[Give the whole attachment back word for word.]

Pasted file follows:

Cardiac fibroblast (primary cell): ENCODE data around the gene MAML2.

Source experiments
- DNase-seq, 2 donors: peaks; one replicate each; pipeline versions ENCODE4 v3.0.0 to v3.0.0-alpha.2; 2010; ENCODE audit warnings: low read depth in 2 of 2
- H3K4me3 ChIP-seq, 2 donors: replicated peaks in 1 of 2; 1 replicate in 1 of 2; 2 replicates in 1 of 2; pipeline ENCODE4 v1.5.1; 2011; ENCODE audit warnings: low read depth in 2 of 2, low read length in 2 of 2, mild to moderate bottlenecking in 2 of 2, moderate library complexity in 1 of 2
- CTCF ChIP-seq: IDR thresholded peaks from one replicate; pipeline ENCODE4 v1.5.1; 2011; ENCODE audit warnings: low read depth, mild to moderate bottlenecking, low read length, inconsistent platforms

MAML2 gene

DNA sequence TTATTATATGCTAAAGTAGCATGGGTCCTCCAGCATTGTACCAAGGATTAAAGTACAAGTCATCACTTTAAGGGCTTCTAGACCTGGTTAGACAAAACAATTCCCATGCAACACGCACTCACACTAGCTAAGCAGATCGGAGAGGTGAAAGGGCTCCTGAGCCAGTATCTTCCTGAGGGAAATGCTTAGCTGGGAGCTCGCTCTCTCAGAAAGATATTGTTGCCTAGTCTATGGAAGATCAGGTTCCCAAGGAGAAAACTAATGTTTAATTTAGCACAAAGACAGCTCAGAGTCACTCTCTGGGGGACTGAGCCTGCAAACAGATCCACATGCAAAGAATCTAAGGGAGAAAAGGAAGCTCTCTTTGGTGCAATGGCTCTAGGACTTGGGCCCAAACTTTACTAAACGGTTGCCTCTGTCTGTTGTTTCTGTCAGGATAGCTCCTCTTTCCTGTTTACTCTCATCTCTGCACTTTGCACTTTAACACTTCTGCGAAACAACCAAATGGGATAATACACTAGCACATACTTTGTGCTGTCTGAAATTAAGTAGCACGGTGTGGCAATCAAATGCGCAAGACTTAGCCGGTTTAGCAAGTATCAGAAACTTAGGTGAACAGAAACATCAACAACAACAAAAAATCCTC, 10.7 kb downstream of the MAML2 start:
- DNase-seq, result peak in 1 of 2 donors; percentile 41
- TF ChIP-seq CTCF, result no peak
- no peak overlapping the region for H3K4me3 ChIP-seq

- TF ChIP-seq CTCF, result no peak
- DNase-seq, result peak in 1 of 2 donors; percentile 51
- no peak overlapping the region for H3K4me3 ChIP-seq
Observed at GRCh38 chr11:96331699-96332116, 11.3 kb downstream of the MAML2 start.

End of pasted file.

Cardiac fibroblast (primary cell): ENCODE data around the gene MAML2.

Source experiments
- DNase-seq, 2 donors: peaks; one replicate each; pipeline versions ENCODE4 v3.0.0 to v3.0.0-alpha.2; 2010; ENCODE audit warnings: low read depth in 2 of 2
- H3K4me3 ChIP-seq, 2 donors: replicated peaks in 1 of 2; 1 replicate in 1 of 2; 2 replicates in 1 of 2; pipeline ENCODE4 v1.5.1; 2011; ENCODE audit warnings: low read depth in 2 of 2, low read length in 2 of 2, mild to moderate bottlenecking in 2 of 2, moderate library complexity in 1 of 2
- CTCF ChIP-seq: IDR thresholded peaks from one replicate; pipeline ENCODE4 v1.5.1; 2011; ENCODE audit warnings: low read depth, mild to moderate bottlenecking, low read length, inconsistent platforms

MAML2 gene

DNA sequence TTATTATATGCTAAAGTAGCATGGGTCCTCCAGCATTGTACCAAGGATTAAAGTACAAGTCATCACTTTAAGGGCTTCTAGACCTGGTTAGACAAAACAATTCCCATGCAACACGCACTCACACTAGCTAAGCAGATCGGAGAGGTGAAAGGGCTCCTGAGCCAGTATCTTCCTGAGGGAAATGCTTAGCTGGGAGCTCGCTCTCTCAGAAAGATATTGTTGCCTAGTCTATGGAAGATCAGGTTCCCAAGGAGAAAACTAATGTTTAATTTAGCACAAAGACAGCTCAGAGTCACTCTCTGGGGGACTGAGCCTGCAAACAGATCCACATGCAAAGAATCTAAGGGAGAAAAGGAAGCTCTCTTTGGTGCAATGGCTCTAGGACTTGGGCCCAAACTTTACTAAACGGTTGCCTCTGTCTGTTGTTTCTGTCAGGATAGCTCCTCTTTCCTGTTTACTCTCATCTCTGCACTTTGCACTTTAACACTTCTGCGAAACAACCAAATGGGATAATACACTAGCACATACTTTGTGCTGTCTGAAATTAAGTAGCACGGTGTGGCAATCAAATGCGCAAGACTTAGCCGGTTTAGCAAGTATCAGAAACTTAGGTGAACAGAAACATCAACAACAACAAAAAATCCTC, 10.7 kb downstream of the MAML2 start:
- DNase-seq, result peak in 1 of 2 donors; percentile 41
- TF ChIP-seq CTCF, result no peak
- no peak overlapping the region for H3K4me3 ChIP-seq

- TF ChIP-seq CTCF, result no peak
- DNase-seq, result peak in 1 of 2 donors; percentile 51
- no peak overlapping the region for H3K4me3 ChIP-seq
Observed at GRCh38 chr11:96331699-96332116, 11.3 kb downstream of the MAML2 start.